When Labour lost the Holyrood elections in May, the Scottish National Party (SNP) formed a government. In her first 100 days, health secretary Nicola Sturgeon delivered on a pledge to overturn decisions to close A&E departments at Monklands in Airdrie, Lanarkshire and Ayr.
During half a century of Labour dominance of Scottish politics, the SNP had been a party of opposition and never of government, leaving commentators asking whether Scotland was preparing to go its own way on health.
Speaking exclusively to GP, Ms Sturgeon embraces the question: 'It already goes its own way on health. We'll continue to do what's best for Scotland while co-operating with other parts of the UK on regulation of professionals and pay.'
Scotland's future NHS
So how does her vision for the NHS in Scotland differ from what is happening in England?
Ms Sturgeon emphasises collaboration, partnership and co-operation and adds: 'The focus on markets and competition is not an approach we've chosen to take in Scotland.'
But why do markets not work in Scotland?
'There has to be a collaborative approach with different health professionals. Different parts of the health system need to work together and we've still considerable work to do in terms of improving the quality of clinical care.'
She points out that the law enables alternative providers to hold primary care contracts in Scotland as in England, but that no successful APMS bidder has been awarded a contract.
Ms Sturgeon refuses to rule out the possibility of Scotland-only changes to the GMS contract in the future but says that, for the time being, this is not something she envisages.
'I see no need to move to that just now. But none of us know what will happen in the future. We'll always do what's best for the health service in Scotland, but I see no immediate need to change.'
She says the same applies to pay negotiations and describes as 'speculation' a question asking whether GPs in Scotland should expect a third successive pay freeze in 2008/9.
'We'll have to see what the outcome of negotiations for next year will be,' she says, adding that for the moment she is happy that those are conducted UK-wide.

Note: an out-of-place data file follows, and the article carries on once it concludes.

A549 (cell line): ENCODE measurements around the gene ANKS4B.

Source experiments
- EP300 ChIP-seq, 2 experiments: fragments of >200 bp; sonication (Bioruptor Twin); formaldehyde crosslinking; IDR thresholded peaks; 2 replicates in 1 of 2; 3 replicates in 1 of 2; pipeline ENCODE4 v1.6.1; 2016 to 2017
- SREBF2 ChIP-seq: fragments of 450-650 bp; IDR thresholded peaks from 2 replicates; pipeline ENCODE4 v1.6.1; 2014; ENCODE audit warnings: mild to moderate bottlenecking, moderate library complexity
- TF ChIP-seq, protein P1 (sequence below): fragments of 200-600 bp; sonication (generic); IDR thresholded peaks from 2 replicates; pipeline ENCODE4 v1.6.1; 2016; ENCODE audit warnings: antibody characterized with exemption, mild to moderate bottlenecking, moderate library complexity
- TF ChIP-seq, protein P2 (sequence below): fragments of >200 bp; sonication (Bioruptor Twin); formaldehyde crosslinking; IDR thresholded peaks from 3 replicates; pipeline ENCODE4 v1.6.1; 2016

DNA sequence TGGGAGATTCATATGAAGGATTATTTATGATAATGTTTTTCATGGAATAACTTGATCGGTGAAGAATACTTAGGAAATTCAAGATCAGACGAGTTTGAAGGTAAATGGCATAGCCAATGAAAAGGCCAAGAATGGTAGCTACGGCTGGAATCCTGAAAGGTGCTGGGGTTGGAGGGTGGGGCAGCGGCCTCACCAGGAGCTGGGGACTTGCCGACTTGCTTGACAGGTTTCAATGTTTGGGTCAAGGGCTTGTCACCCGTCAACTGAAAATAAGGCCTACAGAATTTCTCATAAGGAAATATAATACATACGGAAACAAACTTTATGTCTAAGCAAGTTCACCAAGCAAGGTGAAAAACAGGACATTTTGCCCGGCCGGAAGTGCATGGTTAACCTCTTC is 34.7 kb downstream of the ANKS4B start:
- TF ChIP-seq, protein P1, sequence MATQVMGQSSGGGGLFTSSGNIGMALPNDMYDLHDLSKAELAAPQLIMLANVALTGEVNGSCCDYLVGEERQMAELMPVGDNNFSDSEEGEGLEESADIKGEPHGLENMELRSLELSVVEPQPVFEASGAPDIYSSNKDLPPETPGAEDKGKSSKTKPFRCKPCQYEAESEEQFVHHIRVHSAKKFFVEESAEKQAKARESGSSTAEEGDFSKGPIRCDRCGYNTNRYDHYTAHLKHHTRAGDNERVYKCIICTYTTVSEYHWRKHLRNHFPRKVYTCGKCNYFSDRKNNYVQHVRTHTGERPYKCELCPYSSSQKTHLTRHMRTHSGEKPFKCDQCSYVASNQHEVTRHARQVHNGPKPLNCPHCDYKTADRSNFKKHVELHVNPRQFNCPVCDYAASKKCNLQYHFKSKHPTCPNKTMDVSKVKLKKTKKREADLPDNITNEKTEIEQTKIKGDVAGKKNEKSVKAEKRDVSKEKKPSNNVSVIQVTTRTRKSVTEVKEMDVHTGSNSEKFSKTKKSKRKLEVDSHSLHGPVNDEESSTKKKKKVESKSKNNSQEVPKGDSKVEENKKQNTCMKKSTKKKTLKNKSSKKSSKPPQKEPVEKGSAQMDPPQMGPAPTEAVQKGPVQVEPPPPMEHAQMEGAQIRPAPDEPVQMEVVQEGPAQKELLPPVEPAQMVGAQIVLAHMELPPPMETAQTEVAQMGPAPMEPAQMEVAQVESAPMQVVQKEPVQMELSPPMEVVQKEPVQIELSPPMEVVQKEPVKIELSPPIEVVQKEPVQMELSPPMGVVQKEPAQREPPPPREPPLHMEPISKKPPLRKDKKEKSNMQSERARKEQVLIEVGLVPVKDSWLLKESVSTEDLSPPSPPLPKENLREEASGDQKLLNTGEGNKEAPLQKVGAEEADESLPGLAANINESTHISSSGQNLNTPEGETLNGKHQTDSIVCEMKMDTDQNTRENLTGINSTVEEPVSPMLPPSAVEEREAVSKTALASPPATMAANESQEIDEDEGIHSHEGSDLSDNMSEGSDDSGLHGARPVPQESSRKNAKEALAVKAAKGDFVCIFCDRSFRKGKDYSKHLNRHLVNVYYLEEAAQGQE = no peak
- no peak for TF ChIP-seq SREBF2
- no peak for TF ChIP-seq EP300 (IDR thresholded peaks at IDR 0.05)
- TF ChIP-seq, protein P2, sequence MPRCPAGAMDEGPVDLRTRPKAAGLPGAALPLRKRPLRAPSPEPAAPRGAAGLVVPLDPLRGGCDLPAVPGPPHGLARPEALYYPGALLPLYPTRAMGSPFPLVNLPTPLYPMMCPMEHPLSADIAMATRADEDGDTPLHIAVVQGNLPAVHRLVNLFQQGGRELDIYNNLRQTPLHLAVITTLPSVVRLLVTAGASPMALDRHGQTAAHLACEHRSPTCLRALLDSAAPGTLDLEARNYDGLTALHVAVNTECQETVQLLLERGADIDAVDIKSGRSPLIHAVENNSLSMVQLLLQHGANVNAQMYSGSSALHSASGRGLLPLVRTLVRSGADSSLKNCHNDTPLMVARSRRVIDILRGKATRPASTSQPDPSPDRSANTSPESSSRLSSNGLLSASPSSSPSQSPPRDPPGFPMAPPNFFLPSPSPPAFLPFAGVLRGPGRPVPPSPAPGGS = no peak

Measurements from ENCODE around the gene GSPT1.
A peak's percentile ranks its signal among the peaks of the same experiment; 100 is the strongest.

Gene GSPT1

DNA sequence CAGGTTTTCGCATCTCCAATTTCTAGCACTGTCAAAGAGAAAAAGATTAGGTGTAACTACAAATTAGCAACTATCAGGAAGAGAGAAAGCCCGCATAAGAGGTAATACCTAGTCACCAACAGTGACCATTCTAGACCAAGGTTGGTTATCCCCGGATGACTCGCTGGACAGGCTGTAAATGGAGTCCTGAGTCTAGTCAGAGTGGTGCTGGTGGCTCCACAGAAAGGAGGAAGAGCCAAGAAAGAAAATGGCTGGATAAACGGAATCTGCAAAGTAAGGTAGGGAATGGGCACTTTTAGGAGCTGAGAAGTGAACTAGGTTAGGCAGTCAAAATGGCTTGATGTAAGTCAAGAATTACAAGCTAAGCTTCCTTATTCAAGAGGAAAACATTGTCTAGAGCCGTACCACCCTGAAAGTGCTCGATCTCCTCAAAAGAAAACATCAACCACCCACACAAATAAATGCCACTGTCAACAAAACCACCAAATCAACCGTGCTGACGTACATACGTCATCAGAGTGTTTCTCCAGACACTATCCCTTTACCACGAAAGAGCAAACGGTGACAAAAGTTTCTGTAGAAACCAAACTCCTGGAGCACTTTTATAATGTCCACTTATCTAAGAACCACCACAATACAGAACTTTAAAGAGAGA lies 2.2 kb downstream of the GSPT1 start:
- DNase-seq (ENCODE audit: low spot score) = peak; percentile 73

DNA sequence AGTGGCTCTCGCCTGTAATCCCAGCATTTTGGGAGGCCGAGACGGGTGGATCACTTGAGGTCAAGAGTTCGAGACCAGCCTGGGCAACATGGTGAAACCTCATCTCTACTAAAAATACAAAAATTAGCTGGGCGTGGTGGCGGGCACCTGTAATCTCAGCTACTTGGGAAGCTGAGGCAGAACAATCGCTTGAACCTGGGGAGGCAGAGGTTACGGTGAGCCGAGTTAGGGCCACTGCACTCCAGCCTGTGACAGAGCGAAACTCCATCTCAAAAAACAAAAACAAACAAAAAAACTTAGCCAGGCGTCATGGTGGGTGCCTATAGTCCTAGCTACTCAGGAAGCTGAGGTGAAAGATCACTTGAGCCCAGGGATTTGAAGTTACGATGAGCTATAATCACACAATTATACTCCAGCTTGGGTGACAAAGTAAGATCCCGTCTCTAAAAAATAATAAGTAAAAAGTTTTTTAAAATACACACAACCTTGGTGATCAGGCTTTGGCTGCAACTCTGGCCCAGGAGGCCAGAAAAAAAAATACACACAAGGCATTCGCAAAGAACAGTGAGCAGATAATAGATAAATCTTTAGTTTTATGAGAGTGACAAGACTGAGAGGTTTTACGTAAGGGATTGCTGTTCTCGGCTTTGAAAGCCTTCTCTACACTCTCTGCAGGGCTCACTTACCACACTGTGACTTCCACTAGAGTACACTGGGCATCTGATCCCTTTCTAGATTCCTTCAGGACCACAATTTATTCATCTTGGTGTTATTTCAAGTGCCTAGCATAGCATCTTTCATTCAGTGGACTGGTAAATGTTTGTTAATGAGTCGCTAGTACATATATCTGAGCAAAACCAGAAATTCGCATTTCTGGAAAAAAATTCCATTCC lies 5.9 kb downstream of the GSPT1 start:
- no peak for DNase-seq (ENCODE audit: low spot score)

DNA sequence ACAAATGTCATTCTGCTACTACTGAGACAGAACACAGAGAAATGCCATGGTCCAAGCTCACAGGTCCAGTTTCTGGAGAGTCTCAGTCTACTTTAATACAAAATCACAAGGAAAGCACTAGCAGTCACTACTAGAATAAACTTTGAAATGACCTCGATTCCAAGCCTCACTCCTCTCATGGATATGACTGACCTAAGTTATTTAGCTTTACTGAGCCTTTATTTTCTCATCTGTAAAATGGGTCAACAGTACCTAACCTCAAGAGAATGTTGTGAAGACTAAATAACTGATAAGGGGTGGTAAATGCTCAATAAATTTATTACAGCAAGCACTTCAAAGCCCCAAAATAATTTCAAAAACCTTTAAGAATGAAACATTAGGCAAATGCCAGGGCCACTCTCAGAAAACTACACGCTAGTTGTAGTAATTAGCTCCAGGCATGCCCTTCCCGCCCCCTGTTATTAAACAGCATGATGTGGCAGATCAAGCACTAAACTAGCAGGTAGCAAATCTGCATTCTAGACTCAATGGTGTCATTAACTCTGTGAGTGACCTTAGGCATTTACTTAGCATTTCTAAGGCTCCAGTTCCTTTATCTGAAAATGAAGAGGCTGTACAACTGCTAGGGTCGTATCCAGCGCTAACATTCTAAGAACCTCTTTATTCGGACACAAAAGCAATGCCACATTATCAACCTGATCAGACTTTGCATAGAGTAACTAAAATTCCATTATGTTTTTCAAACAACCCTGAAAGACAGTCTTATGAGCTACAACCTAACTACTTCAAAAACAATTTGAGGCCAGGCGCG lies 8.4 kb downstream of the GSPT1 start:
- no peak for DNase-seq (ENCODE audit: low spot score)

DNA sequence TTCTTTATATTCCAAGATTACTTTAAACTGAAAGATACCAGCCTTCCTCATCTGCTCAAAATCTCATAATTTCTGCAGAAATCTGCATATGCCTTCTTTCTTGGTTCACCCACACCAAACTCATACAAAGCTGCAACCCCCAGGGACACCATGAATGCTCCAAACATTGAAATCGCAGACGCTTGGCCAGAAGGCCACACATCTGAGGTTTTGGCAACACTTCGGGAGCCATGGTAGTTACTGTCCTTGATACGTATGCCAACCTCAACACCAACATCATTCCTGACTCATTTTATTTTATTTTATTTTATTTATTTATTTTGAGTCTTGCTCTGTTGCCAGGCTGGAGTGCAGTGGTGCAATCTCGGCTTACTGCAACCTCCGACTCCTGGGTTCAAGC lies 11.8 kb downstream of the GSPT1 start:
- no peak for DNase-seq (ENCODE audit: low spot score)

Asked whether she feels that she has the backing of the medical profession, she says: 'My gut feeling would be yes. I don't think GPs in Scotland want to see a system of the private sector providing services and I don't think it is in the interests of patients.'
However, one SNP proposal, for 'life begins' health checks for all adults aged 40, has attracted medical criticism for preoccupying GPs with the well at the expense of the chronically ill.
But she counters: 'We're going to push forward with this and are already working on the detail. It's an important step forward and will put a much greater focus on anticipatory care identifying problems before they arrive.
'GPs will have a big role to play, no doubt about that.'
Another source of concern for GPs is the proposal by NHS24, Scotland's version of NHS Direct, that it be employed by primary care organisations in-hours to enable practices to close and then re-open later for extended hours.
Ms Sturgeon comments: 'I've said very clearly that I want to see more flexibility in the primary care system. It's something we are in discussion with GPs about. NHS24 may have a role to play in that. At the moment and for the foreseeable future it should be about improving the service out of hours.
'It has made a lot of improvements but still has a way to go in improving its performance.' She said Scotland was already pursuing its version of the polyclinic plans proposed for London by new health minister for England and surgeon Lord Ara Darzi.
She bats away speculation that the Barnett formula, which gives Scotland an extra £1,500 per head of population each year, should be reviewed. The Scottish government would prefer to have complete financial autonomy.
So, four months and more than 100 days into power, what is her message to GPs?
'I think they do a wonderful job often in very difficult circumstances. I want to work with them to make sure we continue to provide a good service and improve the service for patients that takes account of changes in society and the different ways that people lead their lives.'
- Deputy first minister of Scotland, cabinet secretary for health and well-being, deputy leader of the SNP and MSP for Glasgow Govan.
- Born: 19 July 1970.
- MSP since first elections to the Scottish Parliament in 1999.
- Worked as a solicitor before political career.
- Partner is SNP chief executive Peter Murrell.